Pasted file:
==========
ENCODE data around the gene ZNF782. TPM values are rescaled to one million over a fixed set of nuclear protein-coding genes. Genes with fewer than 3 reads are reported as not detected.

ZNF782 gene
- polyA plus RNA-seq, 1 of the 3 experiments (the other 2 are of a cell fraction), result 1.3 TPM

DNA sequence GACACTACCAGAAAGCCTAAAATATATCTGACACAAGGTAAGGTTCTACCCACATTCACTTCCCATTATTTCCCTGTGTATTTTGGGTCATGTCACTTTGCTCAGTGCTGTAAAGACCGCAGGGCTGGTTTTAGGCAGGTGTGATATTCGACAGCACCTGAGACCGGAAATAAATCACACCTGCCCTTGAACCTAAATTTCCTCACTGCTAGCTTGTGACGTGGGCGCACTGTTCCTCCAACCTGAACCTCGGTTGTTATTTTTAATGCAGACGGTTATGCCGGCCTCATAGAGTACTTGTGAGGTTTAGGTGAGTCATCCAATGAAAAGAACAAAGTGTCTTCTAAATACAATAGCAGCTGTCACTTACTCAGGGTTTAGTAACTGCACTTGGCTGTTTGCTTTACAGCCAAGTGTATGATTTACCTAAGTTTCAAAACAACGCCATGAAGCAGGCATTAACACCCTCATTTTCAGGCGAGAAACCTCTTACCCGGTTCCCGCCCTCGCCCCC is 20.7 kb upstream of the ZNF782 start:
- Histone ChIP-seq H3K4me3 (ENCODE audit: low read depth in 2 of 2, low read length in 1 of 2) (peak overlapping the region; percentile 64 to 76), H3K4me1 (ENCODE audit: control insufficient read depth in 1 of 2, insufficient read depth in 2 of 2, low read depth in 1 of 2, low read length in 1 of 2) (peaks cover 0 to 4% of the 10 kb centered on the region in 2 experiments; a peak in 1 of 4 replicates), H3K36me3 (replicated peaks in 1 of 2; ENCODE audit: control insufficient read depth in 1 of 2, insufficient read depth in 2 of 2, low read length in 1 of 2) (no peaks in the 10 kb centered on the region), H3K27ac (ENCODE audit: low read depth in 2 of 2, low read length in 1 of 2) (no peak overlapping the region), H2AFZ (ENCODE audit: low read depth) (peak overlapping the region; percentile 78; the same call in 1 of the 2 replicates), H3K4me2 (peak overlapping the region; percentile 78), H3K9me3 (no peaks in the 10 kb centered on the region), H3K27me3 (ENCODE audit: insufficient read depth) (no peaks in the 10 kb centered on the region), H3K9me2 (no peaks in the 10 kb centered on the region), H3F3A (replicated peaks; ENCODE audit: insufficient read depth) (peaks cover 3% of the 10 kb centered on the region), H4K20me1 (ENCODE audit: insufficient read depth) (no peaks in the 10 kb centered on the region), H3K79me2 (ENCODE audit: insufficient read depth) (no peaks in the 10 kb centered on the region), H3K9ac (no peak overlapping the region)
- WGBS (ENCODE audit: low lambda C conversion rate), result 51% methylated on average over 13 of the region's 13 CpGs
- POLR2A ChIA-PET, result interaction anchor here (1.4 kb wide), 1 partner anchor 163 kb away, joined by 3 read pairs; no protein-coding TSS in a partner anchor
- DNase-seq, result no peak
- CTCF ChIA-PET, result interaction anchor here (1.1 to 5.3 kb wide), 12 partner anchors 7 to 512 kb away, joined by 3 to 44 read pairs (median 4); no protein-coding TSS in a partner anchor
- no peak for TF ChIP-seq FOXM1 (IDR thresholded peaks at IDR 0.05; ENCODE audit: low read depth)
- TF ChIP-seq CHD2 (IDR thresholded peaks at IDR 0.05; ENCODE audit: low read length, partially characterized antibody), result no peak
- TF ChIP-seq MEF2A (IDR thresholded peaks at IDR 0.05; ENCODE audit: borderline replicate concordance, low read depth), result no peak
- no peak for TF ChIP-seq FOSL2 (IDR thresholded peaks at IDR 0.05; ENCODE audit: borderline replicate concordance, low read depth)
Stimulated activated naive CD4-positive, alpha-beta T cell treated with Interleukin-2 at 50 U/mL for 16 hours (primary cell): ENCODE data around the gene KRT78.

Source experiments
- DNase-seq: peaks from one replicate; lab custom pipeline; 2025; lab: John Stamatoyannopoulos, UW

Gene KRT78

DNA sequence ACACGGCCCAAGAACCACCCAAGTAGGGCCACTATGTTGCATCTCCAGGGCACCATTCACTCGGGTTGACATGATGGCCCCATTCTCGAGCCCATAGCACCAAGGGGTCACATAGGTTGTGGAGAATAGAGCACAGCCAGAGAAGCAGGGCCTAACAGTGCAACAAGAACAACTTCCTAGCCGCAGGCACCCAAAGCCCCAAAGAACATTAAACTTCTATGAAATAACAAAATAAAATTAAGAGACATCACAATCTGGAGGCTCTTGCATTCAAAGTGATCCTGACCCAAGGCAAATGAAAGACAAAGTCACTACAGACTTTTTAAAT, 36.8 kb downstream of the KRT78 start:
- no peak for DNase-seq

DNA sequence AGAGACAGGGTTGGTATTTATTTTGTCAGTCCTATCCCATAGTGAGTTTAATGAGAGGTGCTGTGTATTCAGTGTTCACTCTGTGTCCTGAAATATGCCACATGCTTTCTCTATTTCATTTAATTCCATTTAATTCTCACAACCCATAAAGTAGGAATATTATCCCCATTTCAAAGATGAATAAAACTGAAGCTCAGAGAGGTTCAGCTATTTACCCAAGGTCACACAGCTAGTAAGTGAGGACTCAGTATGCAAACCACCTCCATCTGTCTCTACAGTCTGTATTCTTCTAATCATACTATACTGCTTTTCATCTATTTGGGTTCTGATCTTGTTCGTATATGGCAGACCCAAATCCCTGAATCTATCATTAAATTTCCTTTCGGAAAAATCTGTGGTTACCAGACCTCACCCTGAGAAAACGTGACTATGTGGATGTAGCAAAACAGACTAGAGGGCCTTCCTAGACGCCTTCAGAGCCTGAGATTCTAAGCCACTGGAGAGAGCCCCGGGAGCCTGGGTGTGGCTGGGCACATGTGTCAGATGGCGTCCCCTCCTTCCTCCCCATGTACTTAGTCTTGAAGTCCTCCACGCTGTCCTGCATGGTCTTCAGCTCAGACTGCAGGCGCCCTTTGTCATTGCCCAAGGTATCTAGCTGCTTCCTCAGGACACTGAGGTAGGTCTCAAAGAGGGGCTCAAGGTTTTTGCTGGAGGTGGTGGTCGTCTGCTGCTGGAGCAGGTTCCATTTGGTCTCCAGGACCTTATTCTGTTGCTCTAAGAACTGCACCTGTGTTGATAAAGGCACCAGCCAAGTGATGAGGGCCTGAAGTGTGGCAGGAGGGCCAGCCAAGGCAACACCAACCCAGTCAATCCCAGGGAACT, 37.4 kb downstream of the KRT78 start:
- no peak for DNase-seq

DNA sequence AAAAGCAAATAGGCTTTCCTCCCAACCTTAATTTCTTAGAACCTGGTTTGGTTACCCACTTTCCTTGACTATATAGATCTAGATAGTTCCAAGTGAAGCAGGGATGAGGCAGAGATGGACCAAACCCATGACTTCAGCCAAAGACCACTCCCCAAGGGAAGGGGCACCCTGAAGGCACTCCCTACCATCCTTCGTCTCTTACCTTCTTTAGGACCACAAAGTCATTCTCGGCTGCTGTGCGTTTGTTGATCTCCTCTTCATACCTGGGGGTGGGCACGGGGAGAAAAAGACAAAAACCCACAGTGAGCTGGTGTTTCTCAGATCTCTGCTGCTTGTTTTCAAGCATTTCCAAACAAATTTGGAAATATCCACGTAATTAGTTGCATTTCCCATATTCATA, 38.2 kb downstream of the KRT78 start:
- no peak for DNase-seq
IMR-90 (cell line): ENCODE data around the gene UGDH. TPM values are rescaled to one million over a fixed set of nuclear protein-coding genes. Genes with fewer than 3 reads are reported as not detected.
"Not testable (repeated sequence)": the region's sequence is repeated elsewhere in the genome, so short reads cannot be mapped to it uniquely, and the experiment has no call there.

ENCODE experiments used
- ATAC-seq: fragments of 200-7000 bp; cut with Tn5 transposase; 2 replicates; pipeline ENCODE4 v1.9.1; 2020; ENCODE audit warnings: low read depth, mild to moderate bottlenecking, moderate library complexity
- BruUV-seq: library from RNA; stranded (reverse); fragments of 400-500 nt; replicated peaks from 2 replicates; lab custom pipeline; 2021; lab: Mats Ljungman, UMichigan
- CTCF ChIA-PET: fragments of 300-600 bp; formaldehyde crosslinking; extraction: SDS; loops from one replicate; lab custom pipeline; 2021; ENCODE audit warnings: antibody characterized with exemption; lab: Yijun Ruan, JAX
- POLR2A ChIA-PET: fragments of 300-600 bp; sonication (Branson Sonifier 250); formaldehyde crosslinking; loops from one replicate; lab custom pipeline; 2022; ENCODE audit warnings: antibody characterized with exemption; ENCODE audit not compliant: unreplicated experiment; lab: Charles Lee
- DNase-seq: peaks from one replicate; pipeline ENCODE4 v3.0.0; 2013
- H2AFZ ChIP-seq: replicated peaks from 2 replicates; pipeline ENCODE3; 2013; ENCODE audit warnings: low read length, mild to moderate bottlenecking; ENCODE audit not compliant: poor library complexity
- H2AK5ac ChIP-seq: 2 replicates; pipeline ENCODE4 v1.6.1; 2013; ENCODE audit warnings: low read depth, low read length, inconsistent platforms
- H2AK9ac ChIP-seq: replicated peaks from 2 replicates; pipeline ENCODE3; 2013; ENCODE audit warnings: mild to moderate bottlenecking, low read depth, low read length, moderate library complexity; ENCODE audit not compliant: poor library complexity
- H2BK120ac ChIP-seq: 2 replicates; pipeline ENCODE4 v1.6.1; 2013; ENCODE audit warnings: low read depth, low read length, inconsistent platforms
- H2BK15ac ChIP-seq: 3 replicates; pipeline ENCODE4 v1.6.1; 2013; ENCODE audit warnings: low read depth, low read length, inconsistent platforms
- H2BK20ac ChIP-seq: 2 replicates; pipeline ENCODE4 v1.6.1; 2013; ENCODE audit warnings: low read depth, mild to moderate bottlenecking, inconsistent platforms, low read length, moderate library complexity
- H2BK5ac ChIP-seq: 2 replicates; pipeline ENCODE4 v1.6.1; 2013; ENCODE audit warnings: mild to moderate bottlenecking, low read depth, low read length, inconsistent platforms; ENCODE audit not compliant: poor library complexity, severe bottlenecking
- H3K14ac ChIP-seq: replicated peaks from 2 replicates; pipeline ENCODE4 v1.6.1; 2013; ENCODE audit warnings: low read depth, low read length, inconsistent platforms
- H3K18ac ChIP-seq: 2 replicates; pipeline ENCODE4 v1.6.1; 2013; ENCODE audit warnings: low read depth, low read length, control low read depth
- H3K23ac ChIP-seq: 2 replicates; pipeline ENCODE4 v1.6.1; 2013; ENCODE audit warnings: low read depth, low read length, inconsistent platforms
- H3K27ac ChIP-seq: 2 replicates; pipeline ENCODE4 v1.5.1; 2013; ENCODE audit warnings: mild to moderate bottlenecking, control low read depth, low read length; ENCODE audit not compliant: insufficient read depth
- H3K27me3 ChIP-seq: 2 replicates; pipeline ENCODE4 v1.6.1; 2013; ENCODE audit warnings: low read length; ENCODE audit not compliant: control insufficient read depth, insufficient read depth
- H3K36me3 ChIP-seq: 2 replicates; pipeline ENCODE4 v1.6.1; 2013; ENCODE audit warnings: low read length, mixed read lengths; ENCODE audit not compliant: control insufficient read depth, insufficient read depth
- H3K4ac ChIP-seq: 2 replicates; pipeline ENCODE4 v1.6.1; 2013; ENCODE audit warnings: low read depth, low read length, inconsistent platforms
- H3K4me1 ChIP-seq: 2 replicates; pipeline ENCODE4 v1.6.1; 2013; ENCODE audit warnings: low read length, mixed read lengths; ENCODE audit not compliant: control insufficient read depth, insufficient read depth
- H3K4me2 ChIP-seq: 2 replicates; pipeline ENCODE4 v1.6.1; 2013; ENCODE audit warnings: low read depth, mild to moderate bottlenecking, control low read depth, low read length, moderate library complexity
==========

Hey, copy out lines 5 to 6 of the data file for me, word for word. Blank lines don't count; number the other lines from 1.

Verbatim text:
- Histone ChIP-seq H3K4me3 (ENCODE audit: low read depth in 2 of 2, low read length in 1 of 2) (peak overlapping the region; percentile 64 to 76), H3K4me1 (ENCODE audit: control insufficient read depth in 1 of 2, insufficient read depth in 2 of 2, low read depth in 1 of 2, low read length in 1 of 2) (peaks cover 0 to 4% of the 10 kb centered on the region in 2 experiments; a peak in 1 of 4 replicates), H3K36me3 (replicated peaks in 1 of 2; ENCODE audit: control insufficient read depth in 1 of 2, insufficient read depth in 2 of 2, low read length in 1 of 2) (no peaks in the 10 kb centered on the region), H3K27ac (ENCODE audit: low read depth in 2 of 2, low read length in 1 of 2) (no peak overlapping the region), H2AFZ (ENCODE audit: low read depth) (peak overlapping the region; percentile 78; the same call in 1 of the 2 replicates), H3K4me2 (peak overlapping the region; percentile 78), H3K9me3 (no peaks in the 10 kb centered on the region), H3K27me3 (ENCODE audit: insufficient read depth) (no peaks in the 10 kb centered on the region), H3K9me2 (no peaks in the 10 kb centered on the region), H3F3A (replicated peaks; ENCODE audit: insufficient read depth) (peaks cover 3% of the 10 kb centered on the region), H4K20me1 (ENCODE audit: insufficient read depth) (no peaks in the 10 kb centered on the region), H3K79me2 (ENCODE audit: insufficient read depth) (no peaks in the 10 kb centered on the region), H3K9ac (no peak overlapping the region)
- WGBS (ENCODE audit: low lambda C conversion rate), result 51% methylated on average over 13 of the region's 13 CpGs